Microsoft Fabric Updates Blog

Read data from Delta Lake tables with the DeltaLake.Table M function

We’re happy to announce a new function in Power Query’s M language for reading data from Delta Lake tables: the DeltaLake.Table function. This function is now available in Power Query in Power BI Desktop and in Dataflows Gen1 and Gen2 and replaces the need to use community-developed solutions like this one by Gerhard Brueckl. Let’s see some examples of how to use it.

Connecting to Delta Lake tables

DeltaLake.Table can connect to any folder that represents a Delta Lake table (which means, for example, that the folder you connect to should contain a subfolder called _delta_log) in either ADLSgen2 storage, a Fabric Lakehouse or a local file system. If you have a folder on your local PC with the path “C:\DeltaCoffee” that contains a DeltaLake table like so:

You can read the data in this Delta Lake table using the following M code:

let
    Source = Folder.Contents("C:\DeltaCoffee"),
    ToDelta = DeltaLake.Table(Source)
in
    ToDelta

The output in Power Query is a table with the contents of the Delta Lake table:

You can connect to Delta Lake tables in ADLSgen2 or a Fabric Lakehouse in a very similar way, using the AzureStorage.DataLake function to connect to the DFS endpoint of the folder containing the Delta Lake table. Here’s an example of how to connect to a folder in a Fabric Lakehouse using AzureStorage.DataLake (which works because OneLake supports access via existing ADLSgen2 APIs):

let
    Source = AzureStorage.DataLake("https://onelake.dfs.fabric.microsoft.com/insertworkspaceidhere/insertlakehouseidhere/Tables/DeltaCoffee/", [HierarchicalNavigation=true]),
    ToDelta = DeltaLake.Table(Source)
in
    ToDelta

Note that you need to set the HierarchicalNavigation option to true in the AzureStorage.DataLake function for this to work.

Nested structures

The DeltaLake.Table function can handle nested structures in Delta Lake tables in a similar way to how Power Query handles nested structures in other data sources. In the example shown above the coffee_profile column contains a nested structure. Here’s what it looks like when viewed inside a Fabric Lakehouse:

As shown in the first screenshot above the coffee_profile column in the table returned by DeltaLake.Table in Power Query contains Record values, which can be expanded by clicking on the icon in the top right-hand corner of the column:

Here’s what the table looks like in Power Query after the coffee_profile column has been expanded:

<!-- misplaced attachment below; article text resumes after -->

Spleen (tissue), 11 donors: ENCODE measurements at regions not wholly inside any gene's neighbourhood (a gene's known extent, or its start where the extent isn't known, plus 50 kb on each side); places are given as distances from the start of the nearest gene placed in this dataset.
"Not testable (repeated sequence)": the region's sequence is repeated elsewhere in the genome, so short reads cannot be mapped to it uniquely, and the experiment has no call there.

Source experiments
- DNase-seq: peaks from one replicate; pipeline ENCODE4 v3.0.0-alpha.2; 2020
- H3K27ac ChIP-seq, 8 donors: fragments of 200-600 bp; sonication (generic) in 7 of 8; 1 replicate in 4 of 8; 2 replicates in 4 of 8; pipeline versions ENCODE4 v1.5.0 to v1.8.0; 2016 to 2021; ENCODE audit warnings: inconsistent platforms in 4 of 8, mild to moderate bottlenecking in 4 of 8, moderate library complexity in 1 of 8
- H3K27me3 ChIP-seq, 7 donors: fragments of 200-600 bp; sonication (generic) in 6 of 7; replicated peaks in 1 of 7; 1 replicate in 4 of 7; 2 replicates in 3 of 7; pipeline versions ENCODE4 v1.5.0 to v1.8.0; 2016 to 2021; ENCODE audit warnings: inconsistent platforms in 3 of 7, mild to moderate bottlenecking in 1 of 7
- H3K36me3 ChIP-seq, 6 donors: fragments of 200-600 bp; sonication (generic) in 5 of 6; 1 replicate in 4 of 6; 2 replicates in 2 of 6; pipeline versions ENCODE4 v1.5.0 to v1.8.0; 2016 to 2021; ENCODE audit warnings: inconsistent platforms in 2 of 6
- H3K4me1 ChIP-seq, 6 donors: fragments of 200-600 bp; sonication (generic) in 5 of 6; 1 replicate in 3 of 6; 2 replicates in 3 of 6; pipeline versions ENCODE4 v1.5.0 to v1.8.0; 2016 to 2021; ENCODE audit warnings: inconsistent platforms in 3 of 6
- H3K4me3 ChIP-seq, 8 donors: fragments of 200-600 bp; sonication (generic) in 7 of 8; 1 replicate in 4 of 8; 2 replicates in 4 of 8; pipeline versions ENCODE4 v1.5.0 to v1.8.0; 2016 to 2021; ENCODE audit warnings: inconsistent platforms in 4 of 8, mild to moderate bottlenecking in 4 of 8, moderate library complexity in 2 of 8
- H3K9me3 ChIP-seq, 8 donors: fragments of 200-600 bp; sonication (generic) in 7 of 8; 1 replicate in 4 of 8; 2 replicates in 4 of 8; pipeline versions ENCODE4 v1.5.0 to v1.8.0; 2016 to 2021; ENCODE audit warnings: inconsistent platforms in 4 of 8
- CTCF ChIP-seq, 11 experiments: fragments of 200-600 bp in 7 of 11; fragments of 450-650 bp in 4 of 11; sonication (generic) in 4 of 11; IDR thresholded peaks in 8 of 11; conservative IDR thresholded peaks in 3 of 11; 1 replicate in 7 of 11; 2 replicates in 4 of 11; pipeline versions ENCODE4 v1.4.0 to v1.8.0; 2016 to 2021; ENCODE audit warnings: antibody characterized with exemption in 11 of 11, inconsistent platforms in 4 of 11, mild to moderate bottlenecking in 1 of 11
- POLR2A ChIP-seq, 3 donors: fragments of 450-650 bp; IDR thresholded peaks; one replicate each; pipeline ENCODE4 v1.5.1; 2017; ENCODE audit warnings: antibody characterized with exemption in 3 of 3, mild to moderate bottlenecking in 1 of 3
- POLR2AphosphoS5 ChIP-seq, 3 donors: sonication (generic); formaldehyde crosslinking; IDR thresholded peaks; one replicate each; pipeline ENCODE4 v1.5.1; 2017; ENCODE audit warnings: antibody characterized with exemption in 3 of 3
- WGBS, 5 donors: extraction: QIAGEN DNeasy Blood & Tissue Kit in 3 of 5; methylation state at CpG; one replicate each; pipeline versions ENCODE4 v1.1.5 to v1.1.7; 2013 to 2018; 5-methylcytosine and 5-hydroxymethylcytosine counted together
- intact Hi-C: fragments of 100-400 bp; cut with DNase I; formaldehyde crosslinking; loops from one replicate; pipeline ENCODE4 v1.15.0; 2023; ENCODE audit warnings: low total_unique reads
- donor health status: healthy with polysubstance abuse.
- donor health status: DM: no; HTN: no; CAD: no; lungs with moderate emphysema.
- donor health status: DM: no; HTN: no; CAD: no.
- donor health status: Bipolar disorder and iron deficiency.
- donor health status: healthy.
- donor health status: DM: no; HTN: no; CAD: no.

By default DeltaLake.Table will convert up to 32 levels of nested structures in this way. The number of levels of nesting that is converted can be controlled using the MaxDepth option, for example:

DeltaLake.Table(Source, [MaxDepth=10])

If the number of levels of nesting exceeds the maximum depth then an error will be raised.

Use of statistics

Power Query will use statistics to prune partitions and compute aggregates by default. If you need to stop it using statistics, perhaps because you know they are incorrect, you can do so by setting the UseStatistics option to false like so:

DeltaLake.Table(Source, [UseStatistics=false])

Time travel

Different versions of the Delta Lake table can be accessed using the Value.Versions function on the table returned by DeltaLake.Table, for example:

let
    Source = Folder.Contents("C:\DeltaCoffee"),
    ToDelta = DeltaLake.Table(Source),
    GetVersions = Value.Versions(ToDelta)
in
    GetVersions

Returns the following table, with one row for each version of the table and an extra row with a value of null in the Version column for the latest version:

The Data column contains values of type Value, which return the data in the table for each version. In the screenshot above the latest version is version 3; the row with the version number null, the latest version, returns the same data as the row with the version number 3.

If you access a specific version of the data you can get the version number by using the Value.VersionIdentity function. For example, the following M query gets the data for version number 2 of the Delta Lake table in the GetVersionNumberTwo step, which means that when Value.VersionIdentity is used in the final step it returns the value 2:

let
    Source = Folder.Contents("C:\DeltaCoffee"),
    ToDelta = DeltaLake.Table(Source),
    GetVersions = Value.Versions(ToDelta),
    GetVersionNumberTwo = GetVersions{2}[Data],
    GetVersionIdentity = Value.VersionIdentity(GetVersionNumberTwo)
in
    GetVersionIdentity

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